Volumes generated from Asian users of Eurex rose 95% in the first half of 2010, compared to the same period last year, and a big driver of this was growing algorithmic trading volumes from small prop-trading firms, according to Eurex.

Algo trading has become more important, with its share of overall volume rapidly increasing in recent years, the exchange reports.

Coupled with that is a growing trend for Asian traders to use Eurex remotely to trade futures and options based on European stocks, euro-denominated long government bonds as well as European equity indices.

Eurex considers the Asia-Pacific region a significant market in terms of building links and offering key products to a broader customer base.

For example, it launched a partnership with Korea Exchange (KRX) on August 30, which allows trading of Kospi 200 options on Eurex during European and North American trading hours. Cooperation agreements have also been announced with the Singapore Exchange (SGX) and Bombay Stock Exchange (BSE).

Companies such as Eurex Clearing, one of the world’s largest central counterparties (often referred to as CCPs), are becoming increasingly vital cogs in global financial markets.

However, the future regulation of CCPs is under close scrutiny in the US and Europe . Last month, the European Commission tabled a public consultation on derivatives and market infrastructure. Many market participants submitted responses, and a regulatory draft is expected in September.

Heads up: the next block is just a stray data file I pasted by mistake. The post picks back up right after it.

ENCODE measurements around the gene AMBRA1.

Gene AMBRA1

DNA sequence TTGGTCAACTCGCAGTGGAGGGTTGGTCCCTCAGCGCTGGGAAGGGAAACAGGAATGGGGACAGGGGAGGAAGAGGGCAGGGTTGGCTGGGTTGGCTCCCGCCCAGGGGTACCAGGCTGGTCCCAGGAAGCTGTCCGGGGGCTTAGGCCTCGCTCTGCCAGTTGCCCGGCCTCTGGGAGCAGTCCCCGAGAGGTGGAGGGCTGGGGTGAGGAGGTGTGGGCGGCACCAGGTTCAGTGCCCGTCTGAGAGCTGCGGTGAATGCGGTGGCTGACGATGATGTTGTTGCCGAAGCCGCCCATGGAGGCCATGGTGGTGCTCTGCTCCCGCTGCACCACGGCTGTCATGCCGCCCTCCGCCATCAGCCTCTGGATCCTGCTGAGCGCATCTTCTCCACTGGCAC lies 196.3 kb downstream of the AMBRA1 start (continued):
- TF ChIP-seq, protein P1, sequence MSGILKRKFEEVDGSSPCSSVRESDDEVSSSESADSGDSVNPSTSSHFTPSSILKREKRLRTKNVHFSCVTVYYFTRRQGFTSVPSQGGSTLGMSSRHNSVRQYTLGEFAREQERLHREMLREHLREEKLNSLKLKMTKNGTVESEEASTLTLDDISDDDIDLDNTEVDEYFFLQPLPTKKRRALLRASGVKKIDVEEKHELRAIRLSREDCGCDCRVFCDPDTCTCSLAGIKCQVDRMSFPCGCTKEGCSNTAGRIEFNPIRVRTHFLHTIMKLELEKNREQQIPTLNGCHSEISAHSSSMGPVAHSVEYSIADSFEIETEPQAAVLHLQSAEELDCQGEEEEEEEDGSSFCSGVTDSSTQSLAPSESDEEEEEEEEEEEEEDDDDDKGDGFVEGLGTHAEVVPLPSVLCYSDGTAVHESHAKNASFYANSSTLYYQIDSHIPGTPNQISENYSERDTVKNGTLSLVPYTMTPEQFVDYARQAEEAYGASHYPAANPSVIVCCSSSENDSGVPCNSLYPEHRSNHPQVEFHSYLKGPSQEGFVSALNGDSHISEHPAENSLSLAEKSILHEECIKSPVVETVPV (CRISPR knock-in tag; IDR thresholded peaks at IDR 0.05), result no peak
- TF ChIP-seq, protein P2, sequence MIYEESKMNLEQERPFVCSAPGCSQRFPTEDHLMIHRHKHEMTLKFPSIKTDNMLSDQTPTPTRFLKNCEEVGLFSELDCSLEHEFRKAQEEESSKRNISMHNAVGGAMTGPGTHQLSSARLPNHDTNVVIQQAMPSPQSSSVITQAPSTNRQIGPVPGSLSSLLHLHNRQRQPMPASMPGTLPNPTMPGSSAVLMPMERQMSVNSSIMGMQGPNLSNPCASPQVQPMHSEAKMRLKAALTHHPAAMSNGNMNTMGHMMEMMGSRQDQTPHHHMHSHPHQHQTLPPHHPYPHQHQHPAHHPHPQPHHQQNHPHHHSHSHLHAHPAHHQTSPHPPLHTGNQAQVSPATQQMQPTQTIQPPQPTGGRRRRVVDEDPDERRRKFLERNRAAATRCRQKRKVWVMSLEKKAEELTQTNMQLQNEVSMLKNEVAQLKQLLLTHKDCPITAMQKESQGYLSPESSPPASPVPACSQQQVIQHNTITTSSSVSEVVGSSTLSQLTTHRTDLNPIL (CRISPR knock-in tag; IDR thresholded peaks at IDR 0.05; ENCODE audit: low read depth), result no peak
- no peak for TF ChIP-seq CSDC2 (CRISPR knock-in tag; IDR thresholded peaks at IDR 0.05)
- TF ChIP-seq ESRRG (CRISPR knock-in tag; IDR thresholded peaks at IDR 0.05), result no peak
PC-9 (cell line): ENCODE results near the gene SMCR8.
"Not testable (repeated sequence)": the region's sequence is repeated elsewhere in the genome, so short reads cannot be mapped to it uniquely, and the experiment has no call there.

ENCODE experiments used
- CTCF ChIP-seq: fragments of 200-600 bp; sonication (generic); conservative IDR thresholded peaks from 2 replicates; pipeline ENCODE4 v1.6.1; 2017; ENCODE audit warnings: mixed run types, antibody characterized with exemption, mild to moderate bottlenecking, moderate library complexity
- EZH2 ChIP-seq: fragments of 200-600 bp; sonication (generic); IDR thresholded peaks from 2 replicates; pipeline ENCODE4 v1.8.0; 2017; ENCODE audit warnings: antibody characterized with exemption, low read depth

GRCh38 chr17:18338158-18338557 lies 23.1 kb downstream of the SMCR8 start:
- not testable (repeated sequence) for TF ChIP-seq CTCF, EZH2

This action stemmed from an agreement by the G20 leaders in 2009 that all standardised over-the-counter (OTC) derivatives should be traded on exchanges or electronic trading platforms, where appropriate, and cleared through CCPs by the end of 2012 at the latest.

CCPs have played and will continue to play a more prominent role in increasing market integrity, says Thomas Book, a member of the Eurex executive board responsible for the European exchange’s clearing business. However, as reform efforts in Europe continue, one issue that must be addressed is safeguarding against regulatory arbitrage on a global scale, he adds.

The G20 reports indicate an intention to strengthen the role of CCPs, so as to limit the risk in OTC derivatives.

Ensuring market safety is the most pressing challenge, says Book. One of the ways Eurex Clearing does this is by calculating risk data in real time. “In the world of high-speed trading, risk management cannot be done at the end of the day, but on a constant basis,” he says. “This is crucial in dealings with high-frequency traders.”

Eurex Clearing also offers pre- and post-trade limits, as well as setting a maximum number of trades in specific time frames. It also has a ‘stop button’ that allows clearing members to cut off non-clearing members (NCMs) from entering trades in the order book in case of an emergency.

Book says Eurex Clearing aims to be one of the industry’s benchmarks in terms of the way it operates. It was established in the 1990s for the German market and has expanded to incorporate most major markets in Europe.

Eurex Clearing serves 114 clearing members and manages a collateral pool of around €45 billion. In 2009, Eurex Clearing processed more than 1.8 billion transactions, making it the largest CCP in Europe.